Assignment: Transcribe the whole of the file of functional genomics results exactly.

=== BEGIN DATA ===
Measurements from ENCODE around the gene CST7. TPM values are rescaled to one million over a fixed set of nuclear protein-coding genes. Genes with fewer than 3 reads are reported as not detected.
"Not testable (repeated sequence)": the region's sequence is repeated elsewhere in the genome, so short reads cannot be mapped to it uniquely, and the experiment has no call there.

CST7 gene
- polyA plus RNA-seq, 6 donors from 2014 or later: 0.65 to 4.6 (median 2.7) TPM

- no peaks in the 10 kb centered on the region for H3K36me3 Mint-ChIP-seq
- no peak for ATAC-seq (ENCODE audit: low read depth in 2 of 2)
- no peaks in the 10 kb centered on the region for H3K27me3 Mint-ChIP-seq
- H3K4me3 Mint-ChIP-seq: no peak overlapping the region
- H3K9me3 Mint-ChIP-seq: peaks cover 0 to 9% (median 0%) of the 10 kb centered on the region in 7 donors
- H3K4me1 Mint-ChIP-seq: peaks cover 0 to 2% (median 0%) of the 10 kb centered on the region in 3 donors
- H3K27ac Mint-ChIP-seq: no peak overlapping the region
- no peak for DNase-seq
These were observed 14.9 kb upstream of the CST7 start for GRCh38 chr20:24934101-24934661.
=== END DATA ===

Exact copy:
Measurements from ENCODE around the gene CST7. TPM values are rescaled to one million over a fixed set of nuclear protein-coding genes. Genes with fewer than 3 reads are reported as not detected.
"Not testable (repeated sequence)": the region's sequence is repeated elsewhere in the genome, so short reads cannot be mapped to it uniquely, and the experiment has no call there.

CST7 gene
- polyA plus RNA-seq, 6 donors from 2014 or later: 0.65 to 4.6 (median 2.7) TPM

- no peaks in the 10 kb centered on the region for H3K36me3 Mint-ChIP-seq
- no peak for ATAC-seq (ENCODE audit: low read depth in 2 of 2)
- no peaks in the 10 kb centered on the region for H3K27me3 Mint-ChIP-seq
- H3K4me3 Mint-ChIP-seq: no peak overlapping the region
- H3K9me3 Mint-ChIP-seq: peaks cover 0 to 9% (median 0%) of the 10 kb centered on the region in 7 donors
- H3K4me1 Mint-ChIP-seq: peaks cover 0 to 2% (median 0%) of the 10 kb centered on the region in 3 donors
- H3K27ac Mint-ChIP-seq: no peak overlapping the region
- no peak for DNase-seq
These were observed 14.9 kb upstream of the CST7 start for GRCh38 chr20:24934101-24934661.